   Virginia H. Aksan, ‘Whatever happened to the Janissaries? Mobilization for the 1768-
       1774 Russo-Ottoman War’, War in History, 5 (1), 1998, pp. 23-36.
      Vojna Hrvatska: La Croatie militaire’, (1809-1813) [Military Croatia: ‘La Croatie militaire’;
       ‘The Frontier Community under the French Empire, 1809-1813’]. In two volumes.
       Zagreb: Stvarnost. 1988.
      Caroline F. Finkel, ‘French Mercenaries in the Habsburg-Ottoman War of 1593-1606:
       The Desertion of the Papa Garrison to the Ottomans in 1600’, Bulletin of the School of
       Oriental and African Studies, University of London, Vol. 55, No. 3 (1992), pp. 451-471.
      Rhoads Murphey, Ottoman Warfare, 1500-1700, New Brunswick, N.J.: Rutgers University
       Press, 1999.
Borderlands: Life on the Habsburg-Ottoman Frontier, 1521-1881                          10


      Bela K. Király and Guunther Rothenburg (eds.), War and Scoiety in East Central Europe.
       Vol. I, Special Topics and Generalizations on the 18th and 19th Centuries, Brooklyn, N.Y.,
       Brooklyn College Press, 1979.
      Karl A. Roider, Jr.,’The Perils of Eighteenth-Century Peacemaking: Austria and the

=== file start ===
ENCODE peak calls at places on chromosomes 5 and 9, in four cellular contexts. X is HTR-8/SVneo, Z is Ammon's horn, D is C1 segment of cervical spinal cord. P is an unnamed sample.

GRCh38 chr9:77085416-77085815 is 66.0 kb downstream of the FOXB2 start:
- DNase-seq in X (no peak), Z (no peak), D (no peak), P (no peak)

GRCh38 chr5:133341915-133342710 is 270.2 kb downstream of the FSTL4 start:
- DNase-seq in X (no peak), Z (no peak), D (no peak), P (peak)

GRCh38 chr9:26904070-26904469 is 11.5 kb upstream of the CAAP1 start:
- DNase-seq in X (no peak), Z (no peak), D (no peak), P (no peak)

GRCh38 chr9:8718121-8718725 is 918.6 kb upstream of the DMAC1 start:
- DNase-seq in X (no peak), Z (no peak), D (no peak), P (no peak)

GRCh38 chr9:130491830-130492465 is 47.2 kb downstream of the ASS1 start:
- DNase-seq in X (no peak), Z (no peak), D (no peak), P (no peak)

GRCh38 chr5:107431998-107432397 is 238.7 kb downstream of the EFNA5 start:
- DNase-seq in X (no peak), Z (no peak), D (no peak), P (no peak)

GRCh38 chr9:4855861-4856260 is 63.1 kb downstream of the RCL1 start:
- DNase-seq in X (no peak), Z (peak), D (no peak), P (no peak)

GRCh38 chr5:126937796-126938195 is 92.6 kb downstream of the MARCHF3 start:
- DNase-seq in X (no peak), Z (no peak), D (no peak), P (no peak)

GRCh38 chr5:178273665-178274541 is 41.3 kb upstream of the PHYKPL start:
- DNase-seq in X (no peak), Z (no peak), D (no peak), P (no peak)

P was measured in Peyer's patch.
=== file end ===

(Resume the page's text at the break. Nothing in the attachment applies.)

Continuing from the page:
Treaty of Belgrade’, 1739, Central European History,vol. 5, No. 3 (Sep., 1972), pp. 195-207.


Week 8. The ‘Frontier Body’ and Vampirism

      Katharina M. Wilson , ‘The History of the Word "Vampire”’, Journal of the History of Ideas,
       Vol. 46, No. 4 (Oct. - Dec., 1985), pp. 577-583.
      Peter Mario Kreuter, ‘The Name of the Vampire: some reflections on current linguistic
       theories on the origin of the word Vampire’, in: Carla T. Kungl (ed.), Vampires: Myths and
       Metaphors of Enduring Evil, Oxford: Interdisciplinary Press, 2003, pp. 63-65.
      Richard Sugg, ‘The Art of Medicine: Corpse medicine: mummies, cannibals and
       vampires’, The Lancet, 372 (June 21, 2008), pp. 2078-2079.
      Richard Sugg, ‘The art of Medicine: Pre-scientific death rites, vampires, and the human
       soul’, The Lancet, 377 (February 26, 2011), pp. 712-713.
      Peter J. Bräunlein, ‘The frightening borderlands of Enlightenment: The vampire
       problem’, Studies in History and Philosophy of Biological and Biomedical Sciences 43,
       2012, pp. 710–719.
      Francesco Paolo de Ceglia, ‘The Archbishop’s Vampires. Giuseppe Davanzati’s